The simplest, least bureaucratic way of collecting these funds is by simply increasing the marginal tax rate. Notice that this would mean no more premiums, no more deductibles, no more copays. As long as you'd paid your taxes for the year, you would therefore have already paid every single health bill as well.

Notice also that simply increasing marginal taxation as a way of collecting funds means that we wouldn't need any new health insurance paperwork. We could just use existing paperwork. That is to say, this would entirely eliminate all of the atrocious wasteful bureaucracy associated with filing claims and determining patient eligibility. Under the current for-profit insurance regime, most doctors, for example, have to pay full-time staff whose only job is to sort through the labyrinth of different complicated forms associated with thousands of different insurance plans.
Our current system is a bureaucratic nightmare whose fragmented, tangled mess of plans, policies, deductibles and copays are a constant source of frustration. This need not be so.

Notice also that this needless bureaucracy and billing is a waste of social resources: we should be spending that money on covering more people, building more hospitals, and training more doctors and nurses. We should not waste important dollars of our insurance payments on needless bureaucracy, advertising and silver lining for investors.

What we need is one large institution, one set of forms, and one huge collective pool of people in order to streamline paperwork and spread risk as widely across the population as possible. Everybody in, nobody out.

But the way current institutions are organized, all of the criteria above are subordinated to the demands of profit maximization. For instance, the person in need of medical attention is simply not recognized as a person in need at all: they are a merely unit of production from whom profits may or may not be effectively extracted. They are numbers on a screen. This is the reality of health care organizations whose operating principles are indexed to profits rather than to human needs.


fwoan said...

Your clear, reasoned, common-sense approach to healthcare frustrates me. Because I know I'll never get it.

T said...

Do you mean we'll never get this kind of reform? Though the "discussion" at present is narrow and amenable to the interests of the health insurance industry, this was in many ways to be expected.

The most important reforms of the 20th century were won through struggle, not through asking those in power nicely (be they Democrats or Republicans or whomever).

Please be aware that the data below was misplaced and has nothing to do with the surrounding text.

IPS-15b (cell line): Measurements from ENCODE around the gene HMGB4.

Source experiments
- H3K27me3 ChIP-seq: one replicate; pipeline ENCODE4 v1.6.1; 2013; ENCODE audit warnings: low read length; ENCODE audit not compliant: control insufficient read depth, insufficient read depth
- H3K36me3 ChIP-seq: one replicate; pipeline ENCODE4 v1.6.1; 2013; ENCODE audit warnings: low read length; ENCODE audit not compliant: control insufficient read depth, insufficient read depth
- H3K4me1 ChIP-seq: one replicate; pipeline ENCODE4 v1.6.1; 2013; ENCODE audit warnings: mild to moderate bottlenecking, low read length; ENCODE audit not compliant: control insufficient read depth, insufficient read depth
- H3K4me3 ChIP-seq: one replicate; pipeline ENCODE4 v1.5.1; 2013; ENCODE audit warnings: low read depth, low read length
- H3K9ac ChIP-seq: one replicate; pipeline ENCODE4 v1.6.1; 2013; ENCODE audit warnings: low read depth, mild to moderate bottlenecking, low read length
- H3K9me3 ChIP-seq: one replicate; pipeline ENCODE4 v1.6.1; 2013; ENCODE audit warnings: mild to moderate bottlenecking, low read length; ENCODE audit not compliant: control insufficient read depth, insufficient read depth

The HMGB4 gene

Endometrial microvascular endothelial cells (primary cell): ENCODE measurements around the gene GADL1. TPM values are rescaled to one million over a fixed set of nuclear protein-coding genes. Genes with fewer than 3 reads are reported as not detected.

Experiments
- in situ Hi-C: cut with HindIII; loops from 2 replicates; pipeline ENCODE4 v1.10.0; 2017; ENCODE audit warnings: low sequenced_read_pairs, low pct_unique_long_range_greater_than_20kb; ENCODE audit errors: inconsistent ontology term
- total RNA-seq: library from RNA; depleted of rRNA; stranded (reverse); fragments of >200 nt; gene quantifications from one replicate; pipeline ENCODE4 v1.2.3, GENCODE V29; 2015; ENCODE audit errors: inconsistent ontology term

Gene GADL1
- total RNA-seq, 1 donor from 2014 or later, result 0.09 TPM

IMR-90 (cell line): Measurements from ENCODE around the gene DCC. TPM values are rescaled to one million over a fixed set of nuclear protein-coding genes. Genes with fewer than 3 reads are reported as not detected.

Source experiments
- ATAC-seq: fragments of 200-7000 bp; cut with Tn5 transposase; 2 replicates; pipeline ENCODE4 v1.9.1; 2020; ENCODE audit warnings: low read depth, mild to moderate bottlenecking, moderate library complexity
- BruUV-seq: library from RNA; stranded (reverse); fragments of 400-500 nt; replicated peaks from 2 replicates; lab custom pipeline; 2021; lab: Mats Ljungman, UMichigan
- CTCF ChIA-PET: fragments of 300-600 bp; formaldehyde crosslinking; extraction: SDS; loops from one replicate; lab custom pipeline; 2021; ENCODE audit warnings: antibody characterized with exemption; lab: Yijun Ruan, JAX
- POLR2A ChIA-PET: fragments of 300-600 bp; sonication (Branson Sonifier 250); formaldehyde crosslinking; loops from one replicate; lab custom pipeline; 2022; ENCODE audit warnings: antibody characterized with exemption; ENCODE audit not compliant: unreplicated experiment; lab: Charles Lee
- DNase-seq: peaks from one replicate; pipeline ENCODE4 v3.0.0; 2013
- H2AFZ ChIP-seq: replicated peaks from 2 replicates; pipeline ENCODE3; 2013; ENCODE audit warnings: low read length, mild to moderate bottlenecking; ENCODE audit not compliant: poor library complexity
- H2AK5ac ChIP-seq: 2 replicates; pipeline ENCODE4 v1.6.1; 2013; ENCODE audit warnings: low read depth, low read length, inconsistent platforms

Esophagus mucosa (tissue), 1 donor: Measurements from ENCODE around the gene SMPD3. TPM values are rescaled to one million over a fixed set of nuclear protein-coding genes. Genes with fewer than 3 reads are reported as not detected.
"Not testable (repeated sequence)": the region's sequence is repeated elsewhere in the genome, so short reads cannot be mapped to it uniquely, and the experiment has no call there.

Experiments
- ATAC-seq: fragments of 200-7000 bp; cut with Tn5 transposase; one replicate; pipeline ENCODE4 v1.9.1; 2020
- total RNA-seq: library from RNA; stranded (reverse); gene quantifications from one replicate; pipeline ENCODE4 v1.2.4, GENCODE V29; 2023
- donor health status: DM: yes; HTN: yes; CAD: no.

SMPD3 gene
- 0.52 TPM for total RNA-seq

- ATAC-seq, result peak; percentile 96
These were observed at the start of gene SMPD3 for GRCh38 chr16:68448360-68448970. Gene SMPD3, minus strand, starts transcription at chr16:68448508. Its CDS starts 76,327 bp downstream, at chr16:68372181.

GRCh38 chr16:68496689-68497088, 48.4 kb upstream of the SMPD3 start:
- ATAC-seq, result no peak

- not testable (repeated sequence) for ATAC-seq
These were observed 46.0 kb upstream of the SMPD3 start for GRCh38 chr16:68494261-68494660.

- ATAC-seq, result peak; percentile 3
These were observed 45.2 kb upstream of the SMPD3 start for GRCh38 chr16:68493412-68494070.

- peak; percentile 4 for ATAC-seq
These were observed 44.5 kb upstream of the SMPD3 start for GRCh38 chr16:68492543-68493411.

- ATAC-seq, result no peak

Many people were convinced in the 40s and 50s that racial apartheid was a permanent feature of the South, for example. But though this turned out to be totally false, it may have actually appeared that way at the time.

I am realistic about the existing situation, but I'm not therefore pessimistic. Millions upon millions of people were mobilized by the 2008 election cycle because they wanted to vote for Obama. And they wanted to vote for Obama because they really wanted to see change.

People are deeply disappointed with what has happened since 2008, and for good reasons. But the task of the Left right now is to make the case for an independent social movement that does not depend on the Democratic Party for its success. We need to make the case to those who were mobilized in 2008 that it is going to take a *fight* in order to win the reforms they want. We need to work on organizing around ongoing struggles to fight against budget cuts and look for ideas from the modest successes in California and Oregon (see the recent Referendum victory that raises taxes on corporations and the rich).

Despite what we read in the papers and see on TV.... people want health care. And the vast majority of people would support a push to get it, even if it meant a heavy increase of the marginal tax rate on the rich. We need to invest our energies into grass-roots organization, education, and activity outside of the suffocating environment of electoral politics.

fwoan said...

Oh I completely agree with you T, I do however find myself in very pessimistic moods at times. I fear that the crowds of people who supported Obama because of his "change" message would now be too let down to give their hearts over to another campaign promising actual change.